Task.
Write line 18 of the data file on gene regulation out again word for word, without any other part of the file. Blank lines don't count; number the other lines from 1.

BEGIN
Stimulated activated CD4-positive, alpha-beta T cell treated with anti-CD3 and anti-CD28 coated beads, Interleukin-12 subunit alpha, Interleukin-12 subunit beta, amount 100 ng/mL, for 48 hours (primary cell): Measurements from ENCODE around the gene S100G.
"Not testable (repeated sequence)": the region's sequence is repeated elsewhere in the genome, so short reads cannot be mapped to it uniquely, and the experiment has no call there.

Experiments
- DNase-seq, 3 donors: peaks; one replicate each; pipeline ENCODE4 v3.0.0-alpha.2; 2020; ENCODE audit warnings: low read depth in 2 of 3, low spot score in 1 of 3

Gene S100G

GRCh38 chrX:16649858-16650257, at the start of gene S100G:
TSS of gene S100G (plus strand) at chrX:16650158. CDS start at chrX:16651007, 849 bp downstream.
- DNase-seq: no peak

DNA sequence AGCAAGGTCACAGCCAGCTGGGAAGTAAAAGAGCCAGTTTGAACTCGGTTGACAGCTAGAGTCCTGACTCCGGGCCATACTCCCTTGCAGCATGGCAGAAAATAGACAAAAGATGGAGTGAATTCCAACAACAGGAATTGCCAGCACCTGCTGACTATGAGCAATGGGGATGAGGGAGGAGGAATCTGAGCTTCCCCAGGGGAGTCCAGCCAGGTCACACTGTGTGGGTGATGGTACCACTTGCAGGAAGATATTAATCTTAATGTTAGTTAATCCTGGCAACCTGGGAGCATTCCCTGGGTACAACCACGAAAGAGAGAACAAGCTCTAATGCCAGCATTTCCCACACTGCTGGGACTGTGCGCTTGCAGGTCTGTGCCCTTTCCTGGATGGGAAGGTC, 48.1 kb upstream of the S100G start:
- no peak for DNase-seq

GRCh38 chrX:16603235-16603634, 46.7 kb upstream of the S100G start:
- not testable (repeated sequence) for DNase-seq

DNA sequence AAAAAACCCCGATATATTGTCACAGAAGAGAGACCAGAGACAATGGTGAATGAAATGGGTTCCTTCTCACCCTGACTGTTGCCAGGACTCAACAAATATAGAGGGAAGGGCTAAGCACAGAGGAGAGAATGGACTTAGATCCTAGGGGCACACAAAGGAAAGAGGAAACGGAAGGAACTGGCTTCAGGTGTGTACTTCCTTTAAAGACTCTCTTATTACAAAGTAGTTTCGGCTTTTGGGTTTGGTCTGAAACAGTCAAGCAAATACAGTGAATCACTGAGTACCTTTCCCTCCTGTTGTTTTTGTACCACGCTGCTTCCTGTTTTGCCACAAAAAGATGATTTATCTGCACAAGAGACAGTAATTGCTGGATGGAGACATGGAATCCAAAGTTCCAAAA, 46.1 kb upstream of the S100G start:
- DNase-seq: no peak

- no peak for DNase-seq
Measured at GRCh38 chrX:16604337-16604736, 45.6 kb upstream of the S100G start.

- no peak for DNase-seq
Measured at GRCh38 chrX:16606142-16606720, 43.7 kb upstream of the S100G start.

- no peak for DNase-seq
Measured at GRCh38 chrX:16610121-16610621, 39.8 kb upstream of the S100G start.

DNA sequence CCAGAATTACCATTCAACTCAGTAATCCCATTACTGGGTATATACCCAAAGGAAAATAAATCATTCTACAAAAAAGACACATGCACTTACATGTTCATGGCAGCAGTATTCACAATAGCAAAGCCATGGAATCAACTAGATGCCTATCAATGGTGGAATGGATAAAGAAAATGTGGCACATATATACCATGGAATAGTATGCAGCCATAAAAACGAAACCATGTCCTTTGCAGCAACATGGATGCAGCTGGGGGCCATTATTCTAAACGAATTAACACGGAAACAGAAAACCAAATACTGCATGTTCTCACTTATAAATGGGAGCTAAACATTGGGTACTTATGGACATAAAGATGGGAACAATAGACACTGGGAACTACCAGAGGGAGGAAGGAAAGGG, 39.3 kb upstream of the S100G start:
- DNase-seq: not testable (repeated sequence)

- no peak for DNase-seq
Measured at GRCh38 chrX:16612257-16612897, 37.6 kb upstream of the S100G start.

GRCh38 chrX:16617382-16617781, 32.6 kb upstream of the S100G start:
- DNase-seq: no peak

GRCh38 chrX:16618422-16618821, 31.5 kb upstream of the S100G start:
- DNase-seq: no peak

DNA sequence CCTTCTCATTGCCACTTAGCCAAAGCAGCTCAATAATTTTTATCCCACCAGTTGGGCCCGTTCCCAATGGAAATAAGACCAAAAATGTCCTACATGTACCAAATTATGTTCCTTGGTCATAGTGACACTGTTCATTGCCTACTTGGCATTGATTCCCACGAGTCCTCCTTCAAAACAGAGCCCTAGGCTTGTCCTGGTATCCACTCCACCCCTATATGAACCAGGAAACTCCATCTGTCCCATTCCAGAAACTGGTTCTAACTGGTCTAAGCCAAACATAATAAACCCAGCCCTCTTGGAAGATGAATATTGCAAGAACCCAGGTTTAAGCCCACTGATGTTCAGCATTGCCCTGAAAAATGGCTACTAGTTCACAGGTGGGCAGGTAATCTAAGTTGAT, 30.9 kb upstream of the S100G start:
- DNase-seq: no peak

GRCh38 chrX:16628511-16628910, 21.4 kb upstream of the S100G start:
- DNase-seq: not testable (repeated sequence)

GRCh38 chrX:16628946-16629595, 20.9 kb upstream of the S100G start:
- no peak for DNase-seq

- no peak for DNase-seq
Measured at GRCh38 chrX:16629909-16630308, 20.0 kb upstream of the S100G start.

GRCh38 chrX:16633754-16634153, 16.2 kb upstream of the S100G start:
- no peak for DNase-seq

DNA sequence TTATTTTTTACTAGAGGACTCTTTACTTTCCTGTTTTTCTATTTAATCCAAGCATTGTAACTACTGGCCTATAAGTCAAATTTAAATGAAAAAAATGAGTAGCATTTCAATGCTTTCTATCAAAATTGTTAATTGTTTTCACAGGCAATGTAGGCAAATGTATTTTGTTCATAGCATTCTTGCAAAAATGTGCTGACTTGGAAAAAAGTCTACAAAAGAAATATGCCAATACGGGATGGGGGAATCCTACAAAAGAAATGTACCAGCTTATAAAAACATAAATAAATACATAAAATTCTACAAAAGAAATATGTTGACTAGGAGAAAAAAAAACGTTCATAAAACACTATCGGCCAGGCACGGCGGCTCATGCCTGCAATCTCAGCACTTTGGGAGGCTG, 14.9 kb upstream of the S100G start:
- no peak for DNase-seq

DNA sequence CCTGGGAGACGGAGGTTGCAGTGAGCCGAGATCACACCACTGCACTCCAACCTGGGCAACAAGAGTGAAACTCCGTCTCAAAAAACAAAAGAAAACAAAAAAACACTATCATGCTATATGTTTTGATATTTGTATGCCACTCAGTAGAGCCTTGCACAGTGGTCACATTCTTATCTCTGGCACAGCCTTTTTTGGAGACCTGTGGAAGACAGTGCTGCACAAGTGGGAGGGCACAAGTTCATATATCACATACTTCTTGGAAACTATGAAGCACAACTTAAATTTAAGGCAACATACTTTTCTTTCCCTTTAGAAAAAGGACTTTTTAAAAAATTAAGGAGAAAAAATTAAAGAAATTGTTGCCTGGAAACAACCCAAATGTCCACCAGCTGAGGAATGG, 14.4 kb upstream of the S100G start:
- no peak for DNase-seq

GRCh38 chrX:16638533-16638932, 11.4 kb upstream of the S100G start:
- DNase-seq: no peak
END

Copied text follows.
Measured at GRCh38 chrX:16606142-16606720, 43.7 kb upstream of the S100G start.